Dunne echoed his partner’s sentiments, saying: “The hardest part of making the film was that we couldn’t be together in a typical or more casual sense. Our edit was done during the Omicron wave for example, so it was entirely online. Edits for me are always where you have the most laugh so I think sometimes Covid made things feel quite procedural or strict.”

However, despite the drawbacks imposed by the pandemic and its restrictions, both Dunne and Rodgers were able to see its positive impacts on the project as well. “Now when I watch the film,” Dunne continued. “There’s a precision to what we’ve captured and a sense of isolation that speaks to the broader themes of the work outside of this context. Covid and How To Tell A Secret are kinda entwined in some weird ways… and there was a potency in that.”

Another aspect of the film that makes it markedly different from other films on the same topic is its intentional avoidance of the AIDS crisis. “It had to be about now. I think that’s the core thing in both mine and Anna’s work. Our interests have an immediacy and we wanna move fast with them. There’s a lot of great work done from the perspective of the past but keeping this current made our project unique and urgent,” said Dunne.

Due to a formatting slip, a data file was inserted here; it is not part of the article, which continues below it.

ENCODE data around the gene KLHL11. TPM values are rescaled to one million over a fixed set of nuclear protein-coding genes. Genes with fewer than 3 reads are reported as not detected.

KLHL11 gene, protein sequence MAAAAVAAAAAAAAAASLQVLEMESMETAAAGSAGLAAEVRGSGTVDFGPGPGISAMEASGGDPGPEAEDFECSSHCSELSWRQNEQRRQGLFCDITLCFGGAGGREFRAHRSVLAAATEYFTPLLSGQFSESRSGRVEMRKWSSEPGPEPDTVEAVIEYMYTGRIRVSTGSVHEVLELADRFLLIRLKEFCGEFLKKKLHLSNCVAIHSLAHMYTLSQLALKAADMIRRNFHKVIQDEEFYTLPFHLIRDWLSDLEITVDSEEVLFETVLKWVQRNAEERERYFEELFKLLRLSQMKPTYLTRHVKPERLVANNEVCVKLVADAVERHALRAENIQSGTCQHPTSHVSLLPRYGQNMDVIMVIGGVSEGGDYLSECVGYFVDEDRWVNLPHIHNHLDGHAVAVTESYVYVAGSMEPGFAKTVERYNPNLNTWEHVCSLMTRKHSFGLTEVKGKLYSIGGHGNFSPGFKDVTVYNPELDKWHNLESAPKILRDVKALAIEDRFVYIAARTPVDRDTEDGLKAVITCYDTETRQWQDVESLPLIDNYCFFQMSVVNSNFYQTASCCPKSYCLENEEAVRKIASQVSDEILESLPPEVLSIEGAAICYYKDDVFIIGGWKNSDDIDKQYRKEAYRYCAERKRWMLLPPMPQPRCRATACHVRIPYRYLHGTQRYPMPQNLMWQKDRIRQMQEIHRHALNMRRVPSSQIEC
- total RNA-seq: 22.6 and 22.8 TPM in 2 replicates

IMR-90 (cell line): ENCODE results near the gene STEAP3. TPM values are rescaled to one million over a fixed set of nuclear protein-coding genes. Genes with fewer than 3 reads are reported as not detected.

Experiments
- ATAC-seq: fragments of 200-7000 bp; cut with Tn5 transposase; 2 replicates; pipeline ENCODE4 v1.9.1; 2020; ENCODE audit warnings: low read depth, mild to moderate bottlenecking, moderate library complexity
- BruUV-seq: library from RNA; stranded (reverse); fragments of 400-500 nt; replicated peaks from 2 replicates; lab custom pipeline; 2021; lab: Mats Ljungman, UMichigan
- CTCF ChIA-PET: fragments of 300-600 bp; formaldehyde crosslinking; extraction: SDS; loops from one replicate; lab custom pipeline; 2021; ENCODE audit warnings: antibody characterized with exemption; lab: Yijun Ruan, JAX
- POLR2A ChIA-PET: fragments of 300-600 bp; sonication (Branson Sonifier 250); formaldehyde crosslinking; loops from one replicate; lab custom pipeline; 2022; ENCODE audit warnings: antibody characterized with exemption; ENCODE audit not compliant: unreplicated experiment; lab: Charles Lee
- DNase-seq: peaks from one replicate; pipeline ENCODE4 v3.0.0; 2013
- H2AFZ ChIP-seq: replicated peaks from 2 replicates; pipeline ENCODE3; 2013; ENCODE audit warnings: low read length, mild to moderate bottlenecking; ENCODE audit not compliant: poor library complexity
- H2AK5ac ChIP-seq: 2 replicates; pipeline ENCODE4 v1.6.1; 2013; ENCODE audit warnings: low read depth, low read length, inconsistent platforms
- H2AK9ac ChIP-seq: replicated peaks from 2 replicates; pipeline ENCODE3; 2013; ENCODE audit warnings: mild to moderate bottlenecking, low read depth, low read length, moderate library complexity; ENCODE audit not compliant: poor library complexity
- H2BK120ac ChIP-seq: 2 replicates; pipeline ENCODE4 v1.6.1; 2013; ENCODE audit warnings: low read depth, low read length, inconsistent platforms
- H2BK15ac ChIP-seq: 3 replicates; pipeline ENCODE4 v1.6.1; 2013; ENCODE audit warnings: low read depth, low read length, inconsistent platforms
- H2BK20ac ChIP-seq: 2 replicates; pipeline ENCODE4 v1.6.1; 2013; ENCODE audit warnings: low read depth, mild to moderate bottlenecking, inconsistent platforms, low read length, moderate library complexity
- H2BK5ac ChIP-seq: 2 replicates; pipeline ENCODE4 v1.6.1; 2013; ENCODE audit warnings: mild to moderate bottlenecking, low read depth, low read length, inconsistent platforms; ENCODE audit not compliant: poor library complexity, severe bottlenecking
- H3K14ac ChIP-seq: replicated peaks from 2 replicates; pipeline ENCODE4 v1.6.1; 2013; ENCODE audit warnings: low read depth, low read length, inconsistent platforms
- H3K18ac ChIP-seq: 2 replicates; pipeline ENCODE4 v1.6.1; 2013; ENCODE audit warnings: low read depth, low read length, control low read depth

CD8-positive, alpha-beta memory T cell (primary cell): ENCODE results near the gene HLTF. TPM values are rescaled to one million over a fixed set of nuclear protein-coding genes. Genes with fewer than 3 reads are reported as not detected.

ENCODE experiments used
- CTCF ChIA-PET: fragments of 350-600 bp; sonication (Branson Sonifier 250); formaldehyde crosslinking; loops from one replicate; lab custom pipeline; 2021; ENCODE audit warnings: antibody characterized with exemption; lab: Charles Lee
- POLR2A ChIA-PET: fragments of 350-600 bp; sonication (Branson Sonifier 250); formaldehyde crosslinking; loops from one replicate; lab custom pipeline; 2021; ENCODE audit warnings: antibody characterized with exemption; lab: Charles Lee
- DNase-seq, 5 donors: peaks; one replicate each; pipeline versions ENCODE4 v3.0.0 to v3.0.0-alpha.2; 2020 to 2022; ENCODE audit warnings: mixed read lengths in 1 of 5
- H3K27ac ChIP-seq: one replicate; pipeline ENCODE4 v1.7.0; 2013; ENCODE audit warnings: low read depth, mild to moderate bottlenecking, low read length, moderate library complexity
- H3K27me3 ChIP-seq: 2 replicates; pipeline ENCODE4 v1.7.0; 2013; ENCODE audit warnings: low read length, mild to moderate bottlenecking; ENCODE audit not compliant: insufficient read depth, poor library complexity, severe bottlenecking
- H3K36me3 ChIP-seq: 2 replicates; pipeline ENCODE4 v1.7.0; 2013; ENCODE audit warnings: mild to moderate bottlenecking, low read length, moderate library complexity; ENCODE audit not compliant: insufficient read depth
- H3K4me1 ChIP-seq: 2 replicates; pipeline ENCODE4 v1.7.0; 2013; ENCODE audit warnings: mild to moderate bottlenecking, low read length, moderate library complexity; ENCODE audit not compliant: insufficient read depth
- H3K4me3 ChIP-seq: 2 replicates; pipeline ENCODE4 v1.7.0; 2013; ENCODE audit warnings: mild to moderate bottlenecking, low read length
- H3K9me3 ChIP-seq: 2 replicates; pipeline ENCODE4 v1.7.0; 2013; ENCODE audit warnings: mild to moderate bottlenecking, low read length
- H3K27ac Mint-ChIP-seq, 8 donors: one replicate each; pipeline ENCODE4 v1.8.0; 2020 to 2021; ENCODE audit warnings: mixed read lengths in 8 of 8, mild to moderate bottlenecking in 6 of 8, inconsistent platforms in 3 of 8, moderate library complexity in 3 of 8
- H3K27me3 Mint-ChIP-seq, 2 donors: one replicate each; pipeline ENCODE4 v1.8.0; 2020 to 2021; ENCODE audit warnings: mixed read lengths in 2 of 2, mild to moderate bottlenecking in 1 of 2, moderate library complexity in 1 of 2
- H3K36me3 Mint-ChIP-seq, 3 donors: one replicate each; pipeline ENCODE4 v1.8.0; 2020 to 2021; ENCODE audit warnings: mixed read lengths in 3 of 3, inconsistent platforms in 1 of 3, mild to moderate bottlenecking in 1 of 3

When discussing the success of the recent Channel 4 mini-series It’s A Sin, Rodgers added: “When I watched… and saw the Twitter reaction afterwards I realised a lot of people don’t realise the good news about the medications available these days. When you hear about people’s negative reactions to disclosures, you think they really haven’t moved on… they are still stuck in the past. We wanted people to realise what life is like now, and how very different it is.”

While the film veers away from the AIDS crisis, it does feature a nod to Thom McGinty, better known as The Diceman, an actor and street performer who frequented Dublin’s Grafton Street where he performed as a mime until his death in 1995 due to complications from AIDS. The film pays tribute to Thom through the use of archival footage and a performance from Dublin-based drag performer Veda (Enda McGrattan) who came out as HIV Positive in 2019.